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How to Create the Perfect Coworking Space

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TL;DR It’s not possible. Stop striving for perfection. Don’t be trendy. Be useful.

As coworking gets more media attention, it’s easy for new coworking operators to get pulled into that jetstream of hyperbole. Articles about the newest treadmill desk, purification system and programmable lighting have led many a new owner astray from what’s most important. The people.

I feel lucky that I started my coworking space Cohere way back in 2009 when no media outlet even cared about us. We were blissfully left to our own devices and were allowed the freedom to pursue what people rather than amenities.

By my standards, Cohere is very successful. It is profitable, I love my work, I work about 25 hours/week and I feel I make a positive difference in the lives of others.

I want to take you on a retrospective of Cohere’s physical space from early 2009 right up to the present when we shut down for a week to do a major remodel of our space. If there’s one takeaway I want you to get from this article, it’s that coworking spaces like Cohere have always been perfectly IMPERFECT despite what the media says. We’re still imperfect even after I engineered the single greatest construction project to occur over four days to give us darn near everything on the members’ wish lists. Let’s go!

2009: I hear about coworking and ask the incubator where I was volunteering to let us practice coworking every Tuesday in the lobby where I was “Assistant to the Receptionist.” The only amenity we had was wifi. We sat at folding tables and chairs and I even had to cart in those cardboard boxes of coffee for us. After FIVE weeks we broke their internet and ran out of chairs. Coworking isn’t about the space. If it was, Cohere never would have taken off.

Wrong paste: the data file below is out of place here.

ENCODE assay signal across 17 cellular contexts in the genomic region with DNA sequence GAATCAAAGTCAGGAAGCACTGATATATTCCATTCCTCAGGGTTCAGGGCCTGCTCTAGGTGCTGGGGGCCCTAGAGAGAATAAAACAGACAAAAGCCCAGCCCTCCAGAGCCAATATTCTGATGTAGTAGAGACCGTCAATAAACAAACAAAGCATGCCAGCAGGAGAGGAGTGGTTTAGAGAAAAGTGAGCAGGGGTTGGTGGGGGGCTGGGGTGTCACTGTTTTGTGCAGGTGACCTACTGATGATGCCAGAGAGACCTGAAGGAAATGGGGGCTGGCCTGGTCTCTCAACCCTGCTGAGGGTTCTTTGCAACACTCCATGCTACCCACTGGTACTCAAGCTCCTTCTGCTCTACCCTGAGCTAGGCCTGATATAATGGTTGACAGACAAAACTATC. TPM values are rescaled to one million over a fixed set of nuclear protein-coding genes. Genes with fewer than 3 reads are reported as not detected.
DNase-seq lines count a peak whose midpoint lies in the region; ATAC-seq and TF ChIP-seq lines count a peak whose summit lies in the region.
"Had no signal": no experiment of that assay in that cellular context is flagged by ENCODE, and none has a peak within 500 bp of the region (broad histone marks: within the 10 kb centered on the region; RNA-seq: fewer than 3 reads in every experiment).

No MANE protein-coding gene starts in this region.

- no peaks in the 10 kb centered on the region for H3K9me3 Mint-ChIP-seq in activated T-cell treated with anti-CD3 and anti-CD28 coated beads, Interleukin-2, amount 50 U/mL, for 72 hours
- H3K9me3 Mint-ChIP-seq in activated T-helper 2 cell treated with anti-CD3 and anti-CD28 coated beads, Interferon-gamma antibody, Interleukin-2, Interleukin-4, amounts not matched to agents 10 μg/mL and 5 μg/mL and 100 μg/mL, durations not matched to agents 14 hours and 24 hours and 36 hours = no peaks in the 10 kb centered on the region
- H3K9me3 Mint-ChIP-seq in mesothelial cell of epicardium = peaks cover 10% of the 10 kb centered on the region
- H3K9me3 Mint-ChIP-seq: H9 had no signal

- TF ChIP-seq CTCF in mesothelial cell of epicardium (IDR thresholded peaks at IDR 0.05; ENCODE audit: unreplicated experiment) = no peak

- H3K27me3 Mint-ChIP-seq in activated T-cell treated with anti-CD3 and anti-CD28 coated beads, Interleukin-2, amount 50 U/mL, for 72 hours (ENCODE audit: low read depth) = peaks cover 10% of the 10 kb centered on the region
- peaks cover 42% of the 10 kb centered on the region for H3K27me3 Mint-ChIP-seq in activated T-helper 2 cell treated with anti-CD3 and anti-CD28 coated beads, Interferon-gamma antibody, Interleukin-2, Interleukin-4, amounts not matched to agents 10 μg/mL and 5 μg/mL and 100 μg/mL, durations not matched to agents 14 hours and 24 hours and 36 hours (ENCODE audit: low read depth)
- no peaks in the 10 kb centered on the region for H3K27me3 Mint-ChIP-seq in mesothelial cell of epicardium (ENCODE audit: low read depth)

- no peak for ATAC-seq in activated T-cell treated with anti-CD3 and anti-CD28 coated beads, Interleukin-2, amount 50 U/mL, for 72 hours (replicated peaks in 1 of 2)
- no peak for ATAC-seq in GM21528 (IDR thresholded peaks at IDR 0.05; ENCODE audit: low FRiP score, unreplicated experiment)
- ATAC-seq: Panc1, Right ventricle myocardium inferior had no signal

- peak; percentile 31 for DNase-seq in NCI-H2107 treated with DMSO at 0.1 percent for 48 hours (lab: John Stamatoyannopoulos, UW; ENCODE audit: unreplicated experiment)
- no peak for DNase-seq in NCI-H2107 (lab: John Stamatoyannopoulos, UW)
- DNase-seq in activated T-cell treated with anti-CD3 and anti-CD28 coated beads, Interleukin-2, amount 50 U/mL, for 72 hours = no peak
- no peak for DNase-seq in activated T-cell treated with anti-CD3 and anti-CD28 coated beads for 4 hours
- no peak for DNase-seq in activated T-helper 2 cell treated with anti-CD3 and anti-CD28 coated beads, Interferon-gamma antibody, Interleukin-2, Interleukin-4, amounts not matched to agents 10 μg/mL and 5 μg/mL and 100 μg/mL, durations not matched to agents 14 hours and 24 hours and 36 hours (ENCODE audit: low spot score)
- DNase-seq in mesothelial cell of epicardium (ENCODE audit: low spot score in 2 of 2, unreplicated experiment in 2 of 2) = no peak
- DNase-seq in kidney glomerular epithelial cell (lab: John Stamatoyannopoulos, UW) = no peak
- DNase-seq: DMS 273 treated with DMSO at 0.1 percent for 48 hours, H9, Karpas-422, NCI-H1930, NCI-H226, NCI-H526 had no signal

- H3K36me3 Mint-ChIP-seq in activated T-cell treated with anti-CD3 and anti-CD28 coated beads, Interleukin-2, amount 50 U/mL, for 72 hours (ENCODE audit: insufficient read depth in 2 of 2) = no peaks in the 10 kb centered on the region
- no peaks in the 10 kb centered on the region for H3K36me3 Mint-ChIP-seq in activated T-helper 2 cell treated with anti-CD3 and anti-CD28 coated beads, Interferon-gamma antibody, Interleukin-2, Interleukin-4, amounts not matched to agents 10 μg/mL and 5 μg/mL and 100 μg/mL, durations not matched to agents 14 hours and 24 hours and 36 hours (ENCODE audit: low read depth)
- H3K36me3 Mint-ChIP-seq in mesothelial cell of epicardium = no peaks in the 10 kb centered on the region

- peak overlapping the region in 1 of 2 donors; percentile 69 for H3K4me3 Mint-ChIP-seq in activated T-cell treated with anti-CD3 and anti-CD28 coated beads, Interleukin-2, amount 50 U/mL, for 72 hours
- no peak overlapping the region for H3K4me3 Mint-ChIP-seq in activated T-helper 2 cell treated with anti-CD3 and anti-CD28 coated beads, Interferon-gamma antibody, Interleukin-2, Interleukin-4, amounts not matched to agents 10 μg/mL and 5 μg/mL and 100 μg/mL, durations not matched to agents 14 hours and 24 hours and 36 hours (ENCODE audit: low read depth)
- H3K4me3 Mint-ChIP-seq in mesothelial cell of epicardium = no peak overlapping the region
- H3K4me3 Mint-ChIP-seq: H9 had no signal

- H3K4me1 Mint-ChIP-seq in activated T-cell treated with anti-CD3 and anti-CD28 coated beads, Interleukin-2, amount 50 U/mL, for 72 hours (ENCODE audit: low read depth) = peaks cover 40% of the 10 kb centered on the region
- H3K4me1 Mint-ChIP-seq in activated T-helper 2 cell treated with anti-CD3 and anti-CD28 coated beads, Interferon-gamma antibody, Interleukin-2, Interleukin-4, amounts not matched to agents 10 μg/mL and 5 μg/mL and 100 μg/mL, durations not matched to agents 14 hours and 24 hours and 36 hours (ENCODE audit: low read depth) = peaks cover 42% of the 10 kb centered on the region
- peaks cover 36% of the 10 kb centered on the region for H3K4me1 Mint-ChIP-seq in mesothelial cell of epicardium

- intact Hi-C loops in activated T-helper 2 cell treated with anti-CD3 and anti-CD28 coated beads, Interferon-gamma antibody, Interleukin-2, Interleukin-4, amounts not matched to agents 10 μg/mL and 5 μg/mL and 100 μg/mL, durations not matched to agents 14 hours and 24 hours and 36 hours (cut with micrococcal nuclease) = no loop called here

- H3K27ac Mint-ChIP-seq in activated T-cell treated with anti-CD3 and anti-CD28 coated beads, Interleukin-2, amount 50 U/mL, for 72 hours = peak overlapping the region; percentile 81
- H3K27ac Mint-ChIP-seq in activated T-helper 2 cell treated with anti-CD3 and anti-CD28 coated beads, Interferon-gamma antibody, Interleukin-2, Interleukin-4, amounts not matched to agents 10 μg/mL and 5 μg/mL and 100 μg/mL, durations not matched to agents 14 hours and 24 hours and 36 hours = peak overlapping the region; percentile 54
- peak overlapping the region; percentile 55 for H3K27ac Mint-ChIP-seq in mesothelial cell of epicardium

Week three of practice coworking in a donated lobby.

2010: I began the hunt for a more permanent space and we landed in a beautiful historic building in our downtown area seen below. Look how wonderfully perfect the space looks. What you can’t tell from the picture above is that wasps lived in the handrail so members got stung on the regular when they arrived to cowork. The floor was so slanted that we would roll away from our desks and it was really hard to stay close to our laptops. Also not pictured: our super weird landlord who would shower after yoga and come out of the bathroom in his towel, and there was a very old swamp cooler that made our space smell like an old fish tank every August. Good times.

We grew to 30 members in this first space and despite the challenges, we grew to love each other and I think our challenges bound us together. We were determined to persevere as a group no matter what weird variable came our way.